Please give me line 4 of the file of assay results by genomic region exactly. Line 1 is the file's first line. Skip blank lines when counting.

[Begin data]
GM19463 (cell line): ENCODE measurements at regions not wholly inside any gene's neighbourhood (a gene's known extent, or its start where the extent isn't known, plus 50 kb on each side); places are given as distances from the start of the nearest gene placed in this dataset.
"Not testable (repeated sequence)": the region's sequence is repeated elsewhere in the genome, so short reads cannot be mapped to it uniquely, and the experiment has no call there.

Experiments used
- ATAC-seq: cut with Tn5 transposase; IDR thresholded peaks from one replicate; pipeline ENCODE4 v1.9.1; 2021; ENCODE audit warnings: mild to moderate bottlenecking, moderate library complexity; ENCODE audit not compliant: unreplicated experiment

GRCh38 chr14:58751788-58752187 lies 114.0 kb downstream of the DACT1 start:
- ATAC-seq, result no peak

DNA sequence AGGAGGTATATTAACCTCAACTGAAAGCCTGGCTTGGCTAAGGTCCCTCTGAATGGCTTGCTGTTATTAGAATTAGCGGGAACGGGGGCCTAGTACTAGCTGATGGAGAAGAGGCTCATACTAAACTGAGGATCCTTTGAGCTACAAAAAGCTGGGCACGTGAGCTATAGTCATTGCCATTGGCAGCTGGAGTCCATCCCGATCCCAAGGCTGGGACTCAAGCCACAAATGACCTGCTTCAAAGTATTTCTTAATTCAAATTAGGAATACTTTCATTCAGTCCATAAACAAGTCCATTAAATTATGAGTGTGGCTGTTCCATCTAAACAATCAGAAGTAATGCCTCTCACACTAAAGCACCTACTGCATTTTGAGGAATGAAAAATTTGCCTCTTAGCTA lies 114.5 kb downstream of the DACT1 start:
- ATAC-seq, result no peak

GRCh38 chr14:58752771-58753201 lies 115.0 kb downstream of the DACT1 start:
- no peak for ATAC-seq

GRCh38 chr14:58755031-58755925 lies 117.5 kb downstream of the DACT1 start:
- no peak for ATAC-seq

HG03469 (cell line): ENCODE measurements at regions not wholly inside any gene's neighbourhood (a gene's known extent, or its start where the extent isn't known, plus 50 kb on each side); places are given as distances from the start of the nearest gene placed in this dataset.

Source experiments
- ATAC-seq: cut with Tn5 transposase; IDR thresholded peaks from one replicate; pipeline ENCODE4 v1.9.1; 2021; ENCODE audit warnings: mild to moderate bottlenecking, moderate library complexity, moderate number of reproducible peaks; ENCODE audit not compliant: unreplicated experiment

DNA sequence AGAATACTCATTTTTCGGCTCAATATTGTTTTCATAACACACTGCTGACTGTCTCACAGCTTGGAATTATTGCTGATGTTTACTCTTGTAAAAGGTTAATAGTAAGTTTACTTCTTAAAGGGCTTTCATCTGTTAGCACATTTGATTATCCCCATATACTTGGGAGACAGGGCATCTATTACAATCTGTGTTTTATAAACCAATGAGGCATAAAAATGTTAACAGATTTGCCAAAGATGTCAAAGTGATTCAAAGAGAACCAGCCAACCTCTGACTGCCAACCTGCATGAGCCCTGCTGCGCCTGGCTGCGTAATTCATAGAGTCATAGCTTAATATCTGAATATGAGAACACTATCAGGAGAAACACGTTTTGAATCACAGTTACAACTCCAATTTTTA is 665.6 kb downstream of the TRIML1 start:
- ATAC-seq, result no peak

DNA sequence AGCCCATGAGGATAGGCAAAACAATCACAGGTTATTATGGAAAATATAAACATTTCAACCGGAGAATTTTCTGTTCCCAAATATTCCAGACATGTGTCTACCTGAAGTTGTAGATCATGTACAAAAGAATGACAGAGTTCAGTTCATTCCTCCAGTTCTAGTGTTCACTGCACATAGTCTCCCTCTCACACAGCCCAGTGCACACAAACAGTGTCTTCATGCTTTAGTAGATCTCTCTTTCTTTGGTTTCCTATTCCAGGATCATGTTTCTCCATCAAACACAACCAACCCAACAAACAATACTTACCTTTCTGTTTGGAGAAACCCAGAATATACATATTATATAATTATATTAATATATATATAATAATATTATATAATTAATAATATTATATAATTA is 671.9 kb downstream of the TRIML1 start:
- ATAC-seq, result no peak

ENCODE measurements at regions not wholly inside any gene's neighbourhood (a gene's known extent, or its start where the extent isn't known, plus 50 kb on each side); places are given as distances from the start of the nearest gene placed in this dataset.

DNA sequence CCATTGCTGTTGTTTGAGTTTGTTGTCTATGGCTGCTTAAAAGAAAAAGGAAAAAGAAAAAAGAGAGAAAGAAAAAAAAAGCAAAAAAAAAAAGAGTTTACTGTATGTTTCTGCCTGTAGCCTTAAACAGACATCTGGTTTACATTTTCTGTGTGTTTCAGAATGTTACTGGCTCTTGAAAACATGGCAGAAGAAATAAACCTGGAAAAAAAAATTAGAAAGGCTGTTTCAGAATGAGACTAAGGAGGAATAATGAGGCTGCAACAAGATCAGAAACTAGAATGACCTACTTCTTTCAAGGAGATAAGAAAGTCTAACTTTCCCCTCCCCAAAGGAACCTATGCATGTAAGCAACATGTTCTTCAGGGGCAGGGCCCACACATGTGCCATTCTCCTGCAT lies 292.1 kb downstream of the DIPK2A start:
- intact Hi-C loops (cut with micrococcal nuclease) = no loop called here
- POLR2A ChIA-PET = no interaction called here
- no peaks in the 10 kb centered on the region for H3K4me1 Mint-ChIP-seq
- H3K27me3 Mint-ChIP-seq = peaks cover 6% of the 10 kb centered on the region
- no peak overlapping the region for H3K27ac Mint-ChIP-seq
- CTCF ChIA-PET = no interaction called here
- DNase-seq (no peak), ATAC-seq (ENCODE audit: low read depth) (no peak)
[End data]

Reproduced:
- ATAC-seq: cut with Tn5 transposase; IDR thresholded peaks from one replicate; pipeline ENCODE4 v1.9.1; 2021; ENCODE audit warnings: mild to moderate bottlenecking, moderate library complexity; ENCODE audit not compliant: unreplicated experiment